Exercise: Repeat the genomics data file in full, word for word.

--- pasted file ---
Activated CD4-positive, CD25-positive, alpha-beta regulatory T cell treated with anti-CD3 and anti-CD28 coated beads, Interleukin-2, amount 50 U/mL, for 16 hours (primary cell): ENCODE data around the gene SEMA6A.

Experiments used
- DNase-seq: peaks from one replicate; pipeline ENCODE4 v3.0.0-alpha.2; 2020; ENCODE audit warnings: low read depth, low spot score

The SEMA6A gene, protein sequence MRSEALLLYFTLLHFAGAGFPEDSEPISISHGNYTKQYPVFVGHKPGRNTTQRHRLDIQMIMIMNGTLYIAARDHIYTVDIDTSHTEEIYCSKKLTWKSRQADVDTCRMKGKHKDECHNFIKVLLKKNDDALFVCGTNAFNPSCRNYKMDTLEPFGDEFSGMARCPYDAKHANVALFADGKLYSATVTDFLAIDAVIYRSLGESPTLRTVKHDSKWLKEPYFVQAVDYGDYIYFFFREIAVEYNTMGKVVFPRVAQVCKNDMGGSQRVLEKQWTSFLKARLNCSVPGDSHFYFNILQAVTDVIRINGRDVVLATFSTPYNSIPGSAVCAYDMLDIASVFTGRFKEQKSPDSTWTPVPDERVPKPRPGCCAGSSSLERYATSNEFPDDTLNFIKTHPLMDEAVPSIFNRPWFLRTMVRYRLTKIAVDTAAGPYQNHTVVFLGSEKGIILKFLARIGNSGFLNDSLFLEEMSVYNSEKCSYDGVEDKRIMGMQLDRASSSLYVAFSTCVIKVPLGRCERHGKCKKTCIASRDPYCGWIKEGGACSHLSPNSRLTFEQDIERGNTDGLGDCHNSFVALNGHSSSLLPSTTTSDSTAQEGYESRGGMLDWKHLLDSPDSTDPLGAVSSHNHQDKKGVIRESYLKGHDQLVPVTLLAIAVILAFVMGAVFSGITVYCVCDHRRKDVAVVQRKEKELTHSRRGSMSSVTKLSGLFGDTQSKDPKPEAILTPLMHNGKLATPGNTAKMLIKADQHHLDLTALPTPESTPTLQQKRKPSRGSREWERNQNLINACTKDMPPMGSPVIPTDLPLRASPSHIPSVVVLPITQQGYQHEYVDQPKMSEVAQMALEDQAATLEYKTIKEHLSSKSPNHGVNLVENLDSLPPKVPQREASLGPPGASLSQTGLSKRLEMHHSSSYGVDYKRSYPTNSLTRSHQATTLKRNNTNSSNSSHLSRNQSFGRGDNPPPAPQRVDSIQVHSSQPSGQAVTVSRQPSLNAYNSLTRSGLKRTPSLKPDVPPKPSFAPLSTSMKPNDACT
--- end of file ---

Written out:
Activated CD4-positive, CD25-positive, alpha-beta regulatory T cell treated with anti-CD3 and anti-CD28 coated beads, Interleukin-2, amount 50 U/mL, for 16 hours (primary cell): ENCODE data around the gene SEMA6A.

Experiments used
- DNase-seq: peaks from one replicate; pipeline ENCODE4 v3.0.0-alpha.2; 2020; ENCODE audit warnings: low read depth, low spot score

The SEMA6A gene, protein sequence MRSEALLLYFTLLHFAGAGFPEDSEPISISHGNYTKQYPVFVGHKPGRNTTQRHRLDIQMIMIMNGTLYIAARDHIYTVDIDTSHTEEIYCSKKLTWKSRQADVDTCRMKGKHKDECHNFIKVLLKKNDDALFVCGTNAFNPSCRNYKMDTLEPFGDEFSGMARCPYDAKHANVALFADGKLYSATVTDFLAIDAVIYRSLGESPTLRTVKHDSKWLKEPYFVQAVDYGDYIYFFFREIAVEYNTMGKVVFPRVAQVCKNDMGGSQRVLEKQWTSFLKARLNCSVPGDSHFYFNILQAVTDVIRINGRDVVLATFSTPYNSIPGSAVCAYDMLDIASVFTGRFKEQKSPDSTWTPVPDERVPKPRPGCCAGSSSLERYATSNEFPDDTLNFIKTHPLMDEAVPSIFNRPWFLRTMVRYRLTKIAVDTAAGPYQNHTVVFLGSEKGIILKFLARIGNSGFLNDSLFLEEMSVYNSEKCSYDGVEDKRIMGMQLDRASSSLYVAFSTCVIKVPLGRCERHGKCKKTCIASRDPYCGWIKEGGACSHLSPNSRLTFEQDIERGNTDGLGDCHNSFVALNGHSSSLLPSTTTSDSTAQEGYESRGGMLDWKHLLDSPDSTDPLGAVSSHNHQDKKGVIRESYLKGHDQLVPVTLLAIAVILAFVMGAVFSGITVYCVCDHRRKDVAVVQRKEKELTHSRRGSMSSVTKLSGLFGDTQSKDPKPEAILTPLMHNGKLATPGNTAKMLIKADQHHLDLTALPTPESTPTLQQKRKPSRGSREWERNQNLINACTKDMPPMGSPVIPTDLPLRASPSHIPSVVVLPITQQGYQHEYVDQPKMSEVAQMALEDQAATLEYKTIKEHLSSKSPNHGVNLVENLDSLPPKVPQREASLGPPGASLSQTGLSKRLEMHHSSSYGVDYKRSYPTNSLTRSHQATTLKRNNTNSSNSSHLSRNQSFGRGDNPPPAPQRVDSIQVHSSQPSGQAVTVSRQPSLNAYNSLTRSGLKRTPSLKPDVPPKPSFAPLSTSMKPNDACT